Thursday, April 24, 2014 · 6:40 a.m.

'Back from the Brink': 40th anniversary of the Endangered Species Act

Bald eagle featured among top 10 conservation successes

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Today, with some 14,000 breeding pairs of bald eagles in North America—including several in the Tennessee Valley—the bald eagle is a testament to the strength of the Endangered Species Act. (Photo: Contributed)

Forty years ago this month, Congress passed the Endangered Species Act—our nation’s safety net for fish, plants and wildlife on the brink of extinction. Today, the Endangered Species Coalition marks the anniversary with a new report highlighting a few of the great wildlife conservation accomplishments since the act’s passage in 1973, including the bald eagle. The report is titled "Back from the Brink: Ten Success Stories Celebrating the Endangered Species Act at 40."

The report highlights 10 species that—thanks to the Endangered Species Act’s protections—are either steadily improving or have been recovered and removed from the list of imperiled species. They are the bald eagle, nēnē goose, American peregrine falcon, El Segundo blue butterfly, Robbins’ cinquefoil, southern sea otter, humpback whale, American alligator, brown pelican and the green sea turtle. All of the species in the report were nominated by coalition member groups from around the country. A panel of distinguished scientists then reviewed the nominations and decided which species to include in the report.

The American Eagle Foundation, located at Dollywood in Pigeon Forge, nominated the bald eagle for the report because of the substantial recovery of bald eagles to date. This includes their removal from endangered status in 1995 and from threatened status in 2007. 

At least 16 states have released fledgling bald eagles from their hack sites to stimulate renewed natural nesting (hacking). Funding was from both the federal and state Endangered Species Acts. In 1985, AEF began national fundraising to help support bald eagle recovery.

In 1980, Tennessee was one of the first states to hack bald eagles. New York was first in 1976, with Georgia the first Southeast state in 1979. During 1980-2013, the Tennessee Wildlife Resources Agency, AEF and their partners have led the nation with 353 such releases from seven Tennessee "hack sites." Of that total, AEF has directly released 128 on Douglas Lake in East Tennessee during 1992-2013, as well as financially supporting other hack releases.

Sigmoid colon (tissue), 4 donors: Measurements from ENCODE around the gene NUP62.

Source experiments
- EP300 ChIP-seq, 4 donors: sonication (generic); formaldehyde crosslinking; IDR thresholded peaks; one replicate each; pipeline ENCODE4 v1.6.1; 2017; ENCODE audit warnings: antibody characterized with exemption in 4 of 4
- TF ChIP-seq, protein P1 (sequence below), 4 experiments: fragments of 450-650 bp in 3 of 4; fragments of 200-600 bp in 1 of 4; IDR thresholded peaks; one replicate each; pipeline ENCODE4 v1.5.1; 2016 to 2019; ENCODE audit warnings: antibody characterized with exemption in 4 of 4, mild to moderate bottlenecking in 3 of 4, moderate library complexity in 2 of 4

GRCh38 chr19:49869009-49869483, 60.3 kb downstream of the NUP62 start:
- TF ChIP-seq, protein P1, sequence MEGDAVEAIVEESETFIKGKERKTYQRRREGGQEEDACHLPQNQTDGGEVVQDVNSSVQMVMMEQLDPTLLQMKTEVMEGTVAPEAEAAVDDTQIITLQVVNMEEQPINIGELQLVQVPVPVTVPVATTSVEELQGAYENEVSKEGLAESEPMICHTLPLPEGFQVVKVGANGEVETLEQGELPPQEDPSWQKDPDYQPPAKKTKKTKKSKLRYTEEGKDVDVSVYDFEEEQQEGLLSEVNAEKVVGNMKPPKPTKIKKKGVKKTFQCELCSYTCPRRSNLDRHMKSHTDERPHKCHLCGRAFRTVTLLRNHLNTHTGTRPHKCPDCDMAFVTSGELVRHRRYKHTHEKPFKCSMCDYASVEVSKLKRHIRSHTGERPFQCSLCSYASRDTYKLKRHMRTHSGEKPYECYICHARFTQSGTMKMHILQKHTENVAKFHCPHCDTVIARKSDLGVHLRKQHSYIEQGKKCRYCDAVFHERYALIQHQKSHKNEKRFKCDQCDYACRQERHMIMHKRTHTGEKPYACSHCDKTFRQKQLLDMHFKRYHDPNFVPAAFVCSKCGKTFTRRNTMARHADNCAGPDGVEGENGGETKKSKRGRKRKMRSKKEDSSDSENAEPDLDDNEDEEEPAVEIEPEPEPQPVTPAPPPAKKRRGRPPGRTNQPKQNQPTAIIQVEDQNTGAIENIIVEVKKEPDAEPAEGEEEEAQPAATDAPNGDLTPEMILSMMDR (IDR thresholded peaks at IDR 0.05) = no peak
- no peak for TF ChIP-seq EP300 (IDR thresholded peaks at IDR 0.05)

More than 1,300 imperiled species of plants, fish and wildlife in the United States have been protected by the Endangered Species Act, and only 10 have gone extinct, according to the U.S. Fish and Wildlife Service. Additionally, a recent study found that 90 percent of protected species are recovering at the pace expected in their scientific recovery plans. Biologists have indicated that the task of recovering a species from near extinction is a decadeslong endeavor.

"Thanks to wisdom and the vision of Congress in 1973, our children will have the opportunity to witness the magnificent breaching of a humpback whale or hear the call of the peregrine falcon," Huta said. "We owe it to future generations to continue to protect our endangered species and the special habitats they call home."

When President Richard Nixon signed the Endangered Species Act into law Dec. 28, 1973, he said, "Nothing is more priceless and more worthy of preservation than the rich array of animal life with which our country has been blessed. It is a many-faceted treasure, of value to scholars, scientists and nature lovers alike, and it forms a vital part of the heritage we all share as Americans."

Previous years’ reports and a slideshow of animals are also available on the coalition’s website, www.endangered.org.

Click here to read the success stories of other animals that have either been removed from the list or have improved greatly.

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